From Issue 103

MONTROSE— Like a cat, it might seem like Stony Keithley of Montrose has lived nine lives—or more. The journey has taken him to places others might not see or experience—but as the single father of 13-year-old fraternal twins, Keithley has learned from every bump in the road.

Today, he lives each day one at a time, and changes the things he can—and one of the things Keithley hopes to change is the old-school “thumper” vest that his daughter Kija needs to stay alive. Kija has had Cystic Fibrosis since birth, said Keithley.

According to the Mayo Clinic web site, Cystic fibrosis is a life-threatening disorder that causes severe damage to the lungs and digestive system. Approximately 30,000 people in the United States have been diagnosed with the disease, notes the Cystic Fibrosis Foundation. The AboutHealth web site notes that while many people with cystic fibrosis (CF) and other medical conditions use high-frequency chest wall oscillation (HFCWO) vests as part of their daily airway clearance routine, the vests can cost between $15,000 and $20,000.

“The financial challenges have been huge,” Keithley said, “and changes to the insurance laws have only made it worse.   The vest Kija wants is the new style—but because she has an older vest, they don’t want to pay for a new one.”

So Keithley has set up a GoFundMe site for Kija’s new vest.

“She is going to need this vest for the rest of her life,” Keithley said. “She has to take a vitamin every day that costs $3 a pill. She can’t go to summer camp because of the medical risks, and if she goes to a friend’s house, she can’t stay more than one night.”

The little family spends as much time as possible outdoors, riding long boards, playing volleyball and basketball and hanging out at the lake—though Keithley recently sold his boat because of the costs. Today he works for a Downtown bistro as a sous chef, but Keithley recalls periods when he was earning far more—and not living the life he wanted to live.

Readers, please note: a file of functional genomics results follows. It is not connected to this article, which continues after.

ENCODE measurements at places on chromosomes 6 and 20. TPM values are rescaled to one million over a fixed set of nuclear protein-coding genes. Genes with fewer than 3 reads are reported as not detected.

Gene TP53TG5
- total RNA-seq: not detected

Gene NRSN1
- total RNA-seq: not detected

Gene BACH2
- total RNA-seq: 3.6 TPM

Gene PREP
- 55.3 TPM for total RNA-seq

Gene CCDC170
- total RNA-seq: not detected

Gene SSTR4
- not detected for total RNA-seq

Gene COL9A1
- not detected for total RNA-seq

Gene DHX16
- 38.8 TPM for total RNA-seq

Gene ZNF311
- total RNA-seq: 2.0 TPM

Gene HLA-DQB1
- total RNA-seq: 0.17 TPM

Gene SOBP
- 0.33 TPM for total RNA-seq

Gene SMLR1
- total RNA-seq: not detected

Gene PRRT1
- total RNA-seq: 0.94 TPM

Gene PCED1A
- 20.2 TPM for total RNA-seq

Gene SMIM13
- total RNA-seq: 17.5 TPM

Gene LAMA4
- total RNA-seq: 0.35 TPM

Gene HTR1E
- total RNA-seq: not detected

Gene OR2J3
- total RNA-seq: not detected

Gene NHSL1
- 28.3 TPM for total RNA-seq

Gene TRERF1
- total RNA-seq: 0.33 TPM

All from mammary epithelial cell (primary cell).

“When the kids were babies I moved to Kansas City to start an electrical company with a friend,” he said, “and it took OFF. We had 65 employees, and I was so busy I was paying somebody else to raise my kids. But then the tornado came. It sucked the water out of my pool, and dropped the “Just for Feet” store from the mall in my backyard—I had 10,000 pairs of shoes back there.”

After picking up the shoes and cleaning up, Keithley sold out and moved his young family back to Montrose, where his family has had homes for many years.

“We came back here and moved into grandma’s house,” he said. Though Keithley later worked as manager of the Montrose BMX track for several years, things hit a snag when he was arrested for earning money illegally on the side three years ago.

“I went to prison,” he said. “It was a real eye opener for me to change the way I was living—when you have shootouts at your house, you know things are all wrong.”

A beloved older dog passed away just weeks before his release, and Keithley learned once again from the school of hard knocks.

“I got through it, and I will never go back,” he said.

Today, when he is not at work, the 42-year-old single dad can be seen riding a skateboard around town with son Kole, and spending time with family and friends.

“The twins are doing great,” he said. “Kole gets straight A’s, though Kija struggles and gets A’s and B’s. They do phenomenal things—they are just really great kids.”

Though he has relied largely on his own resources for so many years, Keithley hopes that the community will help make life just a little better for his daughter—a Centennial Middle School student who spends much of her own time helping to support good causes and school fundraisers.

“The thumper vest is an everyday thing,” he said. “The new ones are so much lighter, and she has a small frame. This is something she will need twice a day, as long as she lives.”